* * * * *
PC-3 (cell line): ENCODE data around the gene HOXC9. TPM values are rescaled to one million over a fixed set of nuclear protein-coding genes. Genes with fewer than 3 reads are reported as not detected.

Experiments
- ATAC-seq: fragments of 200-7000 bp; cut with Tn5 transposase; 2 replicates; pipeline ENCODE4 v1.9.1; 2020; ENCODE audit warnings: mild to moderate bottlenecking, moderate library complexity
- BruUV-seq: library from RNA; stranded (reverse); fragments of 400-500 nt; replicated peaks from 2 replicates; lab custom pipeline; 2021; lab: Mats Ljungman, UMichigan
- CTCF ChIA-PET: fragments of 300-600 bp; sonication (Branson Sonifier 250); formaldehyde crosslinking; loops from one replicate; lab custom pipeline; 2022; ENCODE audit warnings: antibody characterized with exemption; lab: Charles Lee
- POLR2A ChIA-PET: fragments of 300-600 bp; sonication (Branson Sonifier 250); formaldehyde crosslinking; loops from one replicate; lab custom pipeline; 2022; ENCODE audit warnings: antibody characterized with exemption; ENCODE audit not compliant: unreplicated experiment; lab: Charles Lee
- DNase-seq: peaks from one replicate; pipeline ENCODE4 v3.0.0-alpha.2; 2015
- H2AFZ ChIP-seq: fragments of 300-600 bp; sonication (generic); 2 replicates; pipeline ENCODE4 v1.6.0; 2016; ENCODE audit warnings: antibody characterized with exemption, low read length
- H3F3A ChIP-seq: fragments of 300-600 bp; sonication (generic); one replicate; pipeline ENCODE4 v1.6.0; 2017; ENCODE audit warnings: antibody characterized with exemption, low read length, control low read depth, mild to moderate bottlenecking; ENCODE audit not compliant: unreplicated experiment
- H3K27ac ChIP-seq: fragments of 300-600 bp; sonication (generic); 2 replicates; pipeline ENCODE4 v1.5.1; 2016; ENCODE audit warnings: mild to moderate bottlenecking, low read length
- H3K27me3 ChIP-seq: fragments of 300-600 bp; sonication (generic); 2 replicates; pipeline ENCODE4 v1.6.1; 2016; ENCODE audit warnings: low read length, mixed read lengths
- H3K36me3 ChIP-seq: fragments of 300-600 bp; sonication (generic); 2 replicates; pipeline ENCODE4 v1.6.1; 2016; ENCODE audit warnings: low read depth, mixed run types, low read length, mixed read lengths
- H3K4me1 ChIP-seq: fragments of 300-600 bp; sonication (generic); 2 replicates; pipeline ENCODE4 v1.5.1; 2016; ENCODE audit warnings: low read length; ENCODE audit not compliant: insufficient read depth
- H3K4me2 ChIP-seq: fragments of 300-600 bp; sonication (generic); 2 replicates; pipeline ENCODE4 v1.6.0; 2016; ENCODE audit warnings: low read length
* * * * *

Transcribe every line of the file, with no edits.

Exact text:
PC-3 (cell line): ENCODE data around the gene HOXC9. TPM values are rescaled to one million over a fixed set of nuclear protein-coding genes. Genes with fewer than 3 reads are reported as not detected.

Experiments
- ATAC-seq: fragments of 200-7000 bp; cut with Tn5 transposase; 2 replicates; pipeline ENCODE4 v1.9.1; 2020; ENCODE audit warnings: mild to moderate bottlenecking, moderate library complexity
- BruUV-seq: library from RNA; stranded (reverse); fragments of 400-500 nt; replicated peaks from 2 replicates; lab custom pipeline; 2021; lab: Mats Ljungman, UMichigan
- CTCF ChIA-PET: fragments of 300-600 bp; sonication (Branson Sonifier 250); formaldehyde crosslinking; loops from one replicate; lab custom pipeline; 2022; ENCODE audit warnings: antibody characterized with exemption; lab: Charles Lee
- POLR2A ChIA-PET: fragments of 300-600 bp; sonication (Branson Sonifier 250); formaldehyde crosslinking; loops from one replicate; lab custom pipeline; 2022; ENCODE audit warnings: antibody characterized with exemption; ENCODE audit not compliant: unreplicated experiment; lab: Charles Lee
- DNase-seq: peaks from one replicate; pipeline ENCODE4 v3.0.0-alpha.2; 2015
- H2AFZ ChIP-seq: fragments of 300-600 bp; sonication (generic); 2 replicates; pipeline ENCODE4 v1.6.0; 2016; ENCODE audit warnings: antibody characterized with exemption, low read length
- H3F3A ChIP-seq: fragments of 300-600 bp; sonication (generic); one replicate; pipeline ENCODE4 v1.6.0; 2017; ENCODE audit warnings: antibody characterized with exemption, low read length, control low read depth, mild to moderate bottlenecking; ENCODE audit not compliant: unreplicated experiment
- H3K27ac ChIP-seq: fragments of 300-600 bp; sonication (generic); 2 replicates; pipeline ENCODE4 v1.5.1; 2016; ENCODE audit warnings: mild to moderate bottlenecking, low read length
- H3K27me3 ChIP-seq: fragments of 300-600 bp; sonication (generic); 2 replicates; pipeline ENCODE4 v1.6.1; 2016; ENCODE audit warnings: low read length, mixed read lengths
- H3K36me3 ChIP-seq: fragments of 300-600 bp; sonication (generic); 2 replicates; pipeline ENCODE4 v1.6.1; 2016; ENCODE audit warnings: low read depth, mixed run types, low read length, mixed read lengths
- H3K4me1 ChIP-seq: fragments of 300-600 bp; sonication (generic); 2 replicates; pipeline ENCODE4 v1.5.1; 2016; ENCODE audit warnings: low read length; ENCODE audit not compliant: insufficient read depth
- H3K4me2 ChIP-seq: fragments of 300-600 bp; sonication (generic); 2 replicates; pipeline ENCODE4 v1.6.0; 2016; ENCODE audit warnings: low read length